Notice of trustee's sale

At the end of the three-month period, the lender can file a notice -- a copy of which goes to the borrower and is recorded with the county -- that the house is to be sold.

There is still time.

Under the law, the notice has to be filed at least 20 days before a sale can occur. Up to five days before that sale, the borrower can still stop the process by paying all past and current amounts due on the mortgage, plus penalties and fees.

To avoid getting saddled with yet another foreclosed property, the bank might remain willing to make some sort of payment plan modification, especially if the borrower can demonstrate an ability to resume payments in the near future.

This could be an apt time for a borrower not planning to hold on to the home to file for Chapter 7 bankruptcy protection.

"It can extend the timeline by two, three months," said Stephen Elias, author of "The Foreclosure Survival Guide." "It can be a tactical move."

Although the filing erases some debts, it doesn't remove your obligation to keep paying on the mortgage if you hope to keep the home. And it puts a major ding in your credit report.

The sale

The house goes up for auction. Traditionally this is done on the steps of a county courthouse, where anyone can bid.

A very-last-minute accommodation is possible, if it looks like the borrower can pay up or be approved for a loan modification.

"It's not uncommon for a sale to be postponed or canceled right there on the steps," Himes said.

Otherwise, the house is sold, usually to the lender for money owed if there are no other viable bidders.

Notice to quit

This can be issued as soon as the new owner records the trustee's deed, giving you three days to get out of the house.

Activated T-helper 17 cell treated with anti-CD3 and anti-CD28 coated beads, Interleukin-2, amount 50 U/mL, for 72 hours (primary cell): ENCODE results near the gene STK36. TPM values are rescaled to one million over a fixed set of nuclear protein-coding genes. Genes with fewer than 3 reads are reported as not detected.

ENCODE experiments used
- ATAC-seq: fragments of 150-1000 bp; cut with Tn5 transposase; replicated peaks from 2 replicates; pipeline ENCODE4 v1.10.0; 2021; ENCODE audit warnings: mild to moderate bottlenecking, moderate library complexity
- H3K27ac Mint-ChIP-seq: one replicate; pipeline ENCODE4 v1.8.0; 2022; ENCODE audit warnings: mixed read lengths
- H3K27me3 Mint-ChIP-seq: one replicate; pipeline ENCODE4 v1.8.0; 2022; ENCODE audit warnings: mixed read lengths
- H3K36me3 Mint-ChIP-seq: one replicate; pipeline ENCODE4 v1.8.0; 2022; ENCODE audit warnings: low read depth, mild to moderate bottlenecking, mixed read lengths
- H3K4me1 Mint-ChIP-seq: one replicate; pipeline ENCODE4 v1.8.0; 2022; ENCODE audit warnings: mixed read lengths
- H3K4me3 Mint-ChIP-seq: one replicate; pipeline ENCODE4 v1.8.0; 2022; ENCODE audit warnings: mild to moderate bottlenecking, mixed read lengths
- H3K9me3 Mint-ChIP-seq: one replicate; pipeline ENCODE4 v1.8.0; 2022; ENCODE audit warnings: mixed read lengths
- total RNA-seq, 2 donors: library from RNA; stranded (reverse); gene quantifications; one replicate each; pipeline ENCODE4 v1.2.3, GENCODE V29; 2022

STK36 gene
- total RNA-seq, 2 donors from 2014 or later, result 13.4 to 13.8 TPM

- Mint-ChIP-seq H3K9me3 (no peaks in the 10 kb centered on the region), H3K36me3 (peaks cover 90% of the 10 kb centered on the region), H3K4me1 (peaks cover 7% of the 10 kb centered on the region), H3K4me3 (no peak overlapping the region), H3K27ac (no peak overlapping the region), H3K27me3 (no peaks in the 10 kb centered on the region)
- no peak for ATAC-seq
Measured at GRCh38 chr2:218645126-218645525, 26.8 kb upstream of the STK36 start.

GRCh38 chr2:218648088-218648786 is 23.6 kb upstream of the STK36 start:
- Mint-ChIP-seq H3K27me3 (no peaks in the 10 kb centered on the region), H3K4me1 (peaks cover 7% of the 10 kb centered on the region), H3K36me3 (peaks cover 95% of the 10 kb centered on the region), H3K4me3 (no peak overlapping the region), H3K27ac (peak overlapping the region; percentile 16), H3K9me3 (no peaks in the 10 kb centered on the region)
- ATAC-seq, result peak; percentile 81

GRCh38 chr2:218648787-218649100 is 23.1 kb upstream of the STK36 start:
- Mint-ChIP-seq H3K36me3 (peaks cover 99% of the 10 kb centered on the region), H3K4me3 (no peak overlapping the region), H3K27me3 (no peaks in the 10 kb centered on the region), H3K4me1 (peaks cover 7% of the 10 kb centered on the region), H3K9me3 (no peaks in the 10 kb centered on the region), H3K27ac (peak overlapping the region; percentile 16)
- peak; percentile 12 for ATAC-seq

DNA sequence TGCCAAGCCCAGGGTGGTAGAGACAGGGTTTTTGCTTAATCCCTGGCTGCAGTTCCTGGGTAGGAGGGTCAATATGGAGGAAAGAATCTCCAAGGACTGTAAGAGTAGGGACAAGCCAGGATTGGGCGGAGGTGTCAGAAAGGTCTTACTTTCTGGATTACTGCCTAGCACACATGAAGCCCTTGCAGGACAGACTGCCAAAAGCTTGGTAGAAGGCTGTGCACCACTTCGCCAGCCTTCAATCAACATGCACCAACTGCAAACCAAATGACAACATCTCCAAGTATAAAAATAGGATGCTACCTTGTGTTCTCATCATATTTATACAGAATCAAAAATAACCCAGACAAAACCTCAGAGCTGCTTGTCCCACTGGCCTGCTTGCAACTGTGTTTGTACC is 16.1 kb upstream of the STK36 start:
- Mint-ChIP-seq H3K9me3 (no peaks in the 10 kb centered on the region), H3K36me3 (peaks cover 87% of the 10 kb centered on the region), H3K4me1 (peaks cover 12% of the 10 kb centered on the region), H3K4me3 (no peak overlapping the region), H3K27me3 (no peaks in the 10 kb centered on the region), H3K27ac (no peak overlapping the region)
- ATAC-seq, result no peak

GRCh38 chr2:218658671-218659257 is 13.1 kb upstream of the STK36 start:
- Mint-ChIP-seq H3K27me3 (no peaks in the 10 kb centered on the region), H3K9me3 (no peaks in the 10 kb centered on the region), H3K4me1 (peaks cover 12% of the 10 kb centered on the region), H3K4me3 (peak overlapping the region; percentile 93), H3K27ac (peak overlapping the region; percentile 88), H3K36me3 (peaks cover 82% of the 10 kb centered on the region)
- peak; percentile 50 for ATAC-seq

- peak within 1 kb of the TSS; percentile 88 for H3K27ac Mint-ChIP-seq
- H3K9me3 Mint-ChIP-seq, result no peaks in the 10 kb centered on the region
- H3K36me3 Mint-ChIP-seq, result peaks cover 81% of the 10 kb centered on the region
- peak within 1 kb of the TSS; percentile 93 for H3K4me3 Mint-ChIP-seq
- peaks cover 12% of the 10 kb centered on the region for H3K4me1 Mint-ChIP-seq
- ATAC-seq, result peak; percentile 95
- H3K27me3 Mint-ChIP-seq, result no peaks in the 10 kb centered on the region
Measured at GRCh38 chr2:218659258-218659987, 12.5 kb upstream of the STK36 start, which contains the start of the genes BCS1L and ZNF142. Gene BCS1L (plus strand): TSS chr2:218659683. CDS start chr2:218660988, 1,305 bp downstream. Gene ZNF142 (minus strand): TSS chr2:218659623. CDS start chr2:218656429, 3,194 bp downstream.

It's possible you could leave with some cash in your pocket. The new owner might offer an incentive if you'll get out quickly, without stalling tactics, and leave the house in good shape. In the foreclosure world, this is called "cash for keys."

If you don't leave, the new owner can move on to. . . .

Unlawful detainer

You are now being evicted.

This lawsuit gives you five more days to clear out.

But during that period you can ask for a trial, which is supposed to be held within 20 days of the request. The trial is a formality.

"You will absolutely lose," said Mark Bender, an attorney at Bet Tzedek who specializes in eviction matters.

Notice to vacate

The sheriff comes to your home and posts an official notice for you to move out.

"They nail it right to the door," Bender said, "just like you see on TV."

You have five days to leave, and this time it's final. The date and the time are on the notice.

Lockout

The sheriff returns at the appointed time, and if you haven't left the house, he or she can forceably escort you out.

"Only the sheriff has the authority to do that," Bender said. "It can't be the new owner's big brother."

A locksmith, hired by the new owner, is generally on hand.

"Now the new owner can change the lock," Bender said.

Time's up.

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david.colker@latimes.com

Copyright © 2014, Los Angeles Times